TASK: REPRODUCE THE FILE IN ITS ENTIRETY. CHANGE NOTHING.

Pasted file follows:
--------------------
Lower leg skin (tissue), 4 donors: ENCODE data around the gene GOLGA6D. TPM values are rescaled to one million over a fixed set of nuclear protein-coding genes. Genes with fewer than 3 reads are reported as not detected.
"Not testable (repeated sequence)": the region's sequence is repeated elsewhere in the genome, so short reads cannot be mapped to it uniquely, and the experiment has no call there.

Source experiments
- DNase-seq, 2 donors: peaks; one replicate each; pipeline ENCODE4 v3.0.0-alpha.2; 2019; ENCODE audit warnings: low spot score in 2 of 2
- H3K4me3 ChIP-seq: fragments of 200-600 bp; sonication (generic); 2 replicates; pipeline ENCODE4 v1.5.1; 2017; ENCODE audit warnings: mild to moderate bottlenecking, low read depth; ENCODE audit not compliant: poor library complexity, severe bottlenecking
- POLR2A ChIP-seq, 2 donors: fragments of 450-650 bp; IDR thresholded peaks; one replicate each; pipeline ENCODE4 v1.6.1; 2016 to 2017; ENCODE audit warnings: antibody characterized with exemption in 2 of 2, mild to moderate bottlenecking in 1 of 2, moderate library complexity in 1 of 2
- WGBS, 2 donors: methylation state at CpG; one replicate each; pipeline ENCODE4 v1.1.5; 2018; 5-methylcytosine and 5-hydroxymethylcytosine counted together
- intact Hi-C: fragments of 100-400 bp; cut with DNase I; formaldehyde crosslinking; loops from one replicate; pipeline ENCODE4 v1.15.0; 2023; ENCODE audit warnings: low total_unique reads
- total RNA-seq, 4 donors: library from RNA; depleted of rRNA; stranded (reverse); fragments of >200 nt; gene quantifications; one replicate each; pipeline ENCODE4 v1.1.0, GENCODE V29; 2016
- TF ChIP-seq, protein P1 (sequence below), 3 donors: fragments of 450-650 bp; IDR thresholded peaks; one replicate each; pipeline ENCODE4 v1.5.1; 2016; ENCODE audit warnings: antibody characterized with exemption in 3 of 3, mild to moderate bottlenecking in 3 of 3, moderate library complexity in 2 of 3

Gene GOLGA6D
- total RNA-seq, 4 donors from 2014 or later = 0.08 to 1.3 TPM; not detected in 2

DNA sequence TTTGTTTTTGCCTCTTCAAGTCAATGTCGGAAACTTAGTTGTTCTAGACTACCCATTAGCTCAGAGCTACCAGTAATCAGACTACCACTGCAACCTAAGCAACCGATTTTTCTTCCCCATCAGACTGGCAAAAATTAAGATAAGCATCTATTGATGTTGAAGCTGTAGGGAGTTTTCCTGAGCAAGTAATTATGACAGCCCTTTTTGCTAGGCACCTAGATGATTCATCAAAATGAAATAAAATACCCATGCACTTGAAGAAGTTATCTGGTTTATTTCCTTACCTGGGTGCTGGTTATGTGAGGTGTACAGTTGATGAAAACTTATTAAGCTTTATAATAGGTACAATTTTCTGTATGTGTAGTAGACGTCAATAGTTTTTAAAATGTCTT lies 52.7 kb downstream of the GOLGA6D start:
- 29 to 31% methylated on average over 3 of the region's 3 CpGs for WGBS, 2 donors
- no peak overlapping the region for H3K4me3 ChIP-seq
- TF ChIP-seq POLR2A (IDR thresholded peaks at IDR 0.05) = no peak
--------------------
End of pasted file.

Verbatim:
Lower leg skin (tissue), 4 donors: ENCODE data around the gene GOLGA6D. TPM values are rescaled to one million over a fixed set of nuclear protein-coding genes. Genes with fewer than 3 reads are reported as not detected.
"Not testable (repeated sequence)": the region's sequence is repeated elsewhere in the genome, so short reads cannot be mapped to it uniquely, and the experiment has no call there.

Source experiments
- DNase-seq, 2 donors: peaks; one replicate each; pipeline ENCODE4 v3.0.0-alpha.2; 2019; ENCODE audit warnings: low spot score in 2 of 2
- H3K4me3 ChIP-seq: fragments of 200-600 bp; sonication (generic); 2 replicates; pipeline ENCODE4 v1.5.1; 2017; ENCODE audit warnings: mild to moderate bottlenecking, low read depth; ENCODE audit not compliant: poor library complexity, severe bottlenecking
- POLR2A ChIP-seq, 2 donors: fragments of 450-650 bp; IDR thresholded peaks; one replicate each; pipeline ENCODE4 v1.6.1; 2016 to 2017; ENCODE audit warnings: antibody characterized with exemption in 2 of 2, mild to moderate bottlenecking in 1 of 2, moderate library complexity in 1 of 2
- WGBS, 2 donors: methylation state at CpG; one replicate each; pipeline ENCODE4 v1.1.5; 2018; 5-methylcytosine and 5-hydroxymethylcytosine counted together
- intact Hi-C: fragments of 100-400 bp; cut with DNase I; formaldehyde crosslinking; loops from one replicate; pipeline ENCODE4 v1.15.0; 2023; ENCODE audit warnings: low total_unique reads
- total RNA-seq, 4 donors: library from RNA; depleted of rRNA; stranded (reverse); fragments of >200 nt; gene quantifications; one replicate each; pipeline ENCODE4 v1.1.0, GENCODE V29; 2016
- TF ChIP-seq, protein P1 (sequence below), 3 donors: fragments of 450-650 bp; IDR thresholded peaks; one replicate each; pipeline ENCODE4 v1.5.1; 2016; ENCODE audit warnings: antibody characterized with exemption in 3 of 3, mild to moderate bottlenecking in 3 of 3, moderate library complexity in 2 of 3

Gene GOLGA6D
- total RNA-seq, 4 donors from 2014 or later = 0.08 to 1.3 TPM; not detected in 2

DNA sequence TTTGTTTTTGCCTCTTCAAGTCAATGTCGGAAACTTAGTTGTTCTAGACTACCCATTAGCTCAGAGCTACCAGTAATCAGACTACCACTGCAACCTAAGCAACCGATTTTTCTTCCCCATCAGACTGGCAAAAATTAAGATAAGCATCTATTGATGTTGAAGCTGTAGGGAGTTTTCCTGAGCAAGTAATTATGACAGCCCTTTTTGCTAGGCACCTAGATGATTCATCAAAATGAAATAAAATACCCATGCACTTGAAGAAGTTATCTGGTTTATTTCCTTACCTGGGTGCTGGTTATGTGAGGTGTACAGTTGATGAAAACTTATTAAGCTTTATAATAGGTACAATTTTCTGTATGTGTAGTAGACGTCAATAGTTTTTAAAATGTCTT lies 52.7 kb downstream of the GOLGA6D start:
- 29 to 31% methylated on average over 3 of the region's 3 CpGs for WGBS, 2 donors
- no peak overlapping the region for H3K4me3 ChIP-seq
- TF ChIP-seq POLR2A (IDR thresholded peaks at IDR 0.05) = no peak